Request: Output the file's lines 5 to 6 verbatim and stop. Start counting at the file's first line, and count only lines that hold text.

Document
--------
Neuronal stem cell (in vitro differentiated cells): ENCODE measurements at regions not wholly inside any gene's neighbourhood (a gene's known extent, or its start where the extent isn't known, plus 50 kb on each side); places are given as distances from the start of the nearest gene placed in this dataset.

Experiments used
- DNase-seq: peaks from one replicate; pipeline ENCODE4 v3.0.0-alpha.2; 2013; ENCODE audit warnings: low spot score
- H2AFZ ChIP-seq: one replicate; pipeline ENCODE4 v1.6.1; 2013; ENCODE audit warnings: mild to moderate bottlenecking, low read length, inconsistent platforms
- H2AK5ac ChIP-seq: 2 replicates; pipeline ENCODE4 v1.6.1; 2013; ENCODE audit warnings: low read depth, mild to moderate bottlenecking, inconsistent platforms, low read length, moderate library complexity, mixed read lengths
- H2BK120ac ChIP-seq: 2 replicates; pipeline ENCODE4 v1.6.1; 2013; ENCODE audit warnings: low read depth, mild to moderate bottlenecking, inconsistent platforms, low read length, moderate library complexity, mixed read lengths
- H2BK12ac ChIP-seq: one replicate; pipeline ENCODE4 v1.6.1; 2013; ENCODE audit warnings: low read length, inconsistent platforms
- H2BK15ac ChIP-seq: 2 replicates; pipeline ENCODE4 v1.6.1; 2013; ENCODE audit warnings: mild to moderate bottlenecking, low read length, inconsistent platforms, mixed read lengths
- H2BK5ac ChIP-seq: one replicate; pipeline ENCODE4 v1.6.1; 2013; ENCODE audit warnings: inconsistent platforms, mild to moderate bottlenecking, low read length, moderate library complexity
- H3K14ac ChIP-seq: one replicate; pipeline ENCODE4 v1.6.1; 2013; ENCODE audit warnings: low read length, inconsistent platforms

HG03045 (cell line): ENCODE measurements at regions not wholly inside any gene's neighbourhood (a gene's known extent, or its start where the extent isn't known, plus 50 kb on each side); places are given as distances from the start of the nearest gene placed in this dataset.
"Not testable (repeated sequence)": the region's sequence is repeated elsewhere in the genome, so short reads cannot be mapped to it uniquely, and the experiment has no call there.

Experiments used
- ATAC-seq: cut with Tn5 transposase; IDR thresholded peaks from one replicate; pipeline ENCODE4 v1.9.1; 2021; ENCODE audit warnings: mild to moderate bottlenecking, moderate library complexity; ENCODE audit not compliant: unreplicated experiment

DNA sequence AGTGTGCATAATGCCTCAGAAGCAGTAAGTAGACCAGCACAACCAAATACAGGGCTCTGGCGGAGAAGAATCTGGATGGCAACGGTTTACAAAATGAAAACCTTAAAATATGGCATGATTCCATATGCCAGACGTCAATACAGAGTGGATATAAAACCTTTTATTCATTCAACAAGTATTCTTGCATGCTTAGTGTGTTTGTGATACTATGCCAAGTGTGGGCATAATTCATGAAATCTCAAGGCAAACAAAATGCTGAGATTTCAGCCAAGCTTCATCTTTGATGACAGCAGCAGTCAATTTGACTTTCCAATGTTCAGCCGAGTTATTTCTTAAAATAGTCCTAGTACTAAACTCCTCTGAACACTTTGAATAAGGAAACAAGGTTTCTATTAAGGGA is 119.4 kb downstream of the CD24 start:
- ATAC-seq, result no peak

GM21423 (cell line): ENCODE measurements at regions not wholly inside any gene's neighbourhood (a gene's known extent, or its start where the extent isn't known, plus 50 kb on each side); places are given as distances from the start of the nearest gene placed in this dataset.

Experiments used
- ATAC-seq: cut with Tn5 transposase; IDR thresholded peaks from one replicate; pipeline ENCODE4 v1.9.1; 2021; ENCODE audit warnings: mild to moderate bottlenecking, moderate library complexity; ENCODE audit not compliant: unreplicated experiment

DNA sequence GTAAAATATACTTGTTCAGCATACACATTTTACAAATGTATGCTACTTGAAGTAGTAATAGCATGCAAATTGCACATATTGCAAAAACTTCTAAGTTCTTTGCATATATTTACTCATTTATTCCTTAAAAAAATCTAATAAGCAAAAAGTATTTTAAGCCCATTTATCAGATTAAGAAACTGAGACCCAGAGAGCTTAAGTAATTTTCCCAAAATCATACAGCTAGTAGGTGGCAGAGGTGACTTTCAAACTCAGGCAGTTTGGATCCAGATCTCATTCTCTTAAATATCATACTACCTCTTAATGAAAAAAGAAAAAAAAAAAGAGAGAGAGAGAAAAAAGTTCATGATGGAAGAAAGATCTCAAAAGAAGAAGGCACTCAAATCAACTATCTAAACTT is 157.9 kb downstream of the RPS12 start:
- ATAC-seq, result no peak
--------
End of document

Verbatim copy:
- H2AK5ac ChIP-seq: 2 replicates; pipeline ENCODE4 v1.6.1; 2013; ENCODE audit warnings: low read depth, mild to moderate bottlenecking, inconsistent platforms, low read length, moderate library complexity, mixed read lengths
- H2BK120ac ChIP-seq: 2 replicates; pipeline ENCODE4 v1.6.1; 2013; ENCODE audit warnings: low read depth, mild to moderate bottlenecking, inconsistent platforms, low read length, moderate library complexity, mixed read lengths